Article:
When compared to the rest of the country, Jacksonville does have a higher-than-average crime rate. But when you compare it to cities of similar population size, you find that the city’s crime rate is significantly lower than average. If you’re considering moving to Jacksonville and want to dive deeper, learn more about local crime statistics and information by visiting the websites of the Jacksonville Sheriff’s Office and the FBI.

How do I get around Jacksonville?

A majority of Jacksonville residents rely on their vehicles to commute to work, which takes about 27 minutes.

But if you want to stay car-free, you’re in luck. The Jacksonville Transportation Authority’s buses provide more than 30 routes throughout the city. Fares vary from $1.75 for a single trip to $20 for a 7-day pass.

Additionally, ridesharing services like Lyft and Uber operate in the area, and several places allow you to rent bikes and scooters to get around.

What’s the weather like in Jacksonville?

If you’re an outdoor enthusiast and can’t get enough of relaxing on the beach, Jacksonville is the perfect place for you. With about 221 sunny days annually, the temperatures in the city rarely dip below 40 degrees or hit above 95 degrees Fahrenheit. There’s a lack of snow during winters in Jacksonville, with the temperatures averaging in the mid-60s. But the trade-off is that summer temperatures will climb into the low 90s. In spring and autumn, temperatures hover in the 80s.

While Jacksonville has a low risk of directly getting hit by hurricanes, the city can be affected by the storm’s landfalls. If you’re thinking of moving to Jacksonville, inform yourself of what actions to take during a hurricane emergency.

What are Jacksonville’s fastest-growing neighborhoods?

Jacksonville city residential district by St. Johns Rive

Jacksonville city residential neighborhood by St. Johns River —
virsuziglis / Getty Images

In Jacksonville:

Southside Estates

Located 13 minutes east of downtown, Southside Estates is the fastest-growing neighborhood in Jacksonville. The community experienced a 12.45% year-over-year growth and currently has a population close to 9,000. Out of 169 neighborhoods in Jacksonville, Niche ranks Southside Estates 54th as the top neighborhood for young professionals, 58th for the most diverse community, and 63rd for the lowest cost of living.

According to Niche, the neighborhood has a median home value of $111,144, and the average rent is $1,104/mo.

South Riverside

South Riverside is another neighborhood in Jacksonville that is growing rapidly. Located seven minutes south of downtown, the community experienced an 11.66% year-over-year growth and currently has a population of over 2,000. Families and young professionals dominate the area, which is close to five parks and is a six-minute drive to the Museum of Science & History.

According to Niche, the neighborhood has a median home value of $156,641, and the average rent is $1,057/mo.


Located just eight minutes southwest of downtown, Riverside has experienced an 8.96% year-over-year growth and currently has a population of about 10,000. The neighborhood is listed in the National Registry of Historic Places and offers residents an abundance of dining options, coffee shops, parks, and the Cummer Museum of Art and Gardens.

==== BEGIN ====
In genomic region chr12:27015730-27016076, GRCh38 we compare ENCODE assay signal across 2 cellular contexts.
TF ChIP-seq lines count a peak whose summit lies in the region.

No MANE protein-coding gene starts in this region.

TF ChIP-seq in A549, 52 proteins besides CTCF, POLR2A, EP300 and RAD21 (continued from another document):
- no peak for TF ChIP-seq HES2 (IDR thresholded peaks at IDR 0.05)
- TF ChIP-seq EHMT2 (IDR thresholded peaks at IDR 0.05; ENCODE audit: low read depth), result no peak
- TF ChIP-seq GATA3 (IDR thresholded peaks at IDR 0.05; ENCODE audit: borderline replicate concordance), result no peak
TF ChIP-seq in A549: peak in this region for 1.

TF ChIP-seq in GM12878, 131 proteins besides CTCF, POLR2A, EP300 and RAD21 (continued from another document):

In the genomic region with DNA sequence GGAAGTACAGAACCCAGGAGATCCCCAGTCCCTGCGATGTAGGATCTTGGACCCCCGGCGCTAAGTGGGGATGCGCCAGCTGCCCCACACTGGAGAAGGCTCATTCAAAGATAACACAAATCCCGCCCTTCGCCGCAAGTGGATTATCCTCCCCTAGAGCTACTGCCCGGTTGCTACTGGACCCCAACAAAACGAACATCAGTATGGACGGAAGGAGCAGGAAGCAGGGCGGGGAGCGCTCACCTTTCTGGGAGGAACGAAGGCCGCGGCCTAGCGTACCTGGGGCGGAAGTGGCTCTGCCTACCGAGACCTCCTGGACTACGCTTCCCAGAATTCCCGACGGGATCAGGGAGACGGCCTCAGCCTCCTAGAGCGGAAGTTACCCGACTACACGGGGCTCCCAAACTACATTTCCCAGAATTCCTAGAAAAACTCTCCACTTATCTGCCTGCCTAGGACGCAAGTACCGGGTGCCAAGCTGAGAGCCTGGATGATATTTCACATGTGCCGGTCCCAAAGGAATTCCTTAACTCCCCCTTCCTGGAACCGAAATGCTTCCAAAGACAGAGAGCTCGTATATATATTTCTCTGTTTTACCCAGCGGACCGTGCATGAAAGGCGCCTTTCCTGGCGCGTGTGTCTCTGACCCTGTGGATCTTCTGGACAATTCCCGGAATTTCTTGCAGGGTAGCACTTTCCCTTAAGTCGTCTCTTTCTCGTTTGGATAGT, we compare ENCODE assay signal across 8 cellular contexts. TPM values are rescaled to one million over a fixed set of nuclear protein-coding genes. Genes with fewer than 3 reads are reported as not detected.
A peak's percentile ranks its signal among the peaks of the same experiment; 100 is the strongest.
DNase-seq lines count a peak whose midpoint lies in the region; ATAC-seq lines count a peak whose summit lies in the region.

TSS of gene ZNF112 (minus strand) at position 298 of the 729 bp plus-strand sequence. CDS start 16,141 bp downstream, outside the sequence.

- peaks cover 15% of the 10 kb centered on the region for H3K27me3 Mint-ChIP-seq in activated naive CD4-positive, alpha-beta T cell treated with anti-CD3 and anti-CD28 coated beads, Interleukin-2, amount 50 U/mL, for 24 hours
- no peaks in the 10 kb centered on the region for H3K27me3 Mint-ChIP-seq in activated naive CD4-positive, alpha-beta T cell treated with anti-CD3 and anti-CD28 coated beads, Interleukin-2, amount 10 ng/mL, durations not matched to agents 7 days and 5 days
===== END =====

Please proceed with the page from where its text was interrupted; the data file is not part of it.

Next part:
According to Niche, Riverside has a median home value of $284,247, and the average rent is $1,053/mo.


Located 12 minutes southwest of downtown, Avondale has experienced a 6.87% year-over-year growth and currently has a population of over 5,500. The neighborhood is full of history and culture, plus trendy bars, diverse restaurants, and vintage stores.

According to Niche, the neighborhood has a median home value of $376,770, and the average rent is $1,285/mo.

Holiday Hill

Located 11 minutes southeast of downtown, Holiday Hill has experienced a 10.08% year-over-year growth and currently has a population of over 6,800. According to Niche, this neighborhood is affordable and diverse, and is number 55 on the city’s list of “best places for young professionals.” It’s a foodie paradise, boasting a number of restaurants specializing in global cuisines.

The median home value in Holiday Hill is $124,043, and the average rent is $1,050/mo.

In the Greater Jacksonville Metro Area:

Settlers Landing

Settlers Landing ranks 8th as the fastest-growing neighborhood in Jacksonville metro. Located approximately 25 minutes southwest of downtown, Settlers Landing has a population of almost 4,000. Most residents in the area own their house, with a median home value of $140,742. The average rent in the area is $1,389/mo.

Out of 169 neighborhoods in Jacksonville, Niche ranks Settlers Landing as the 32nd most diverse community. The area is sparsely urban and has a lot of parkland for outdoor adventuring.

Isle of Palms

This is one of the fastest-growing neighborhoods in metropolitan Jacksonville with an 8.1% year-over-year growth. Isle of Palms is also said to be one of the top places to live in Florida. The suburb is about 25 minutes east of downtown and has a population of over 4,300, with many of the residents being young professional homeowners.

According to Niche, the neighborhood has a median home value of $418,391, and the average rent is $1,400/mo. Isle of Palms is minutes away from the Jacksonville Beach and the Intracoastal Waterway, and while the area is pedestrian-friendly, almost 77% of residents depend on their cars to get around.

The Cape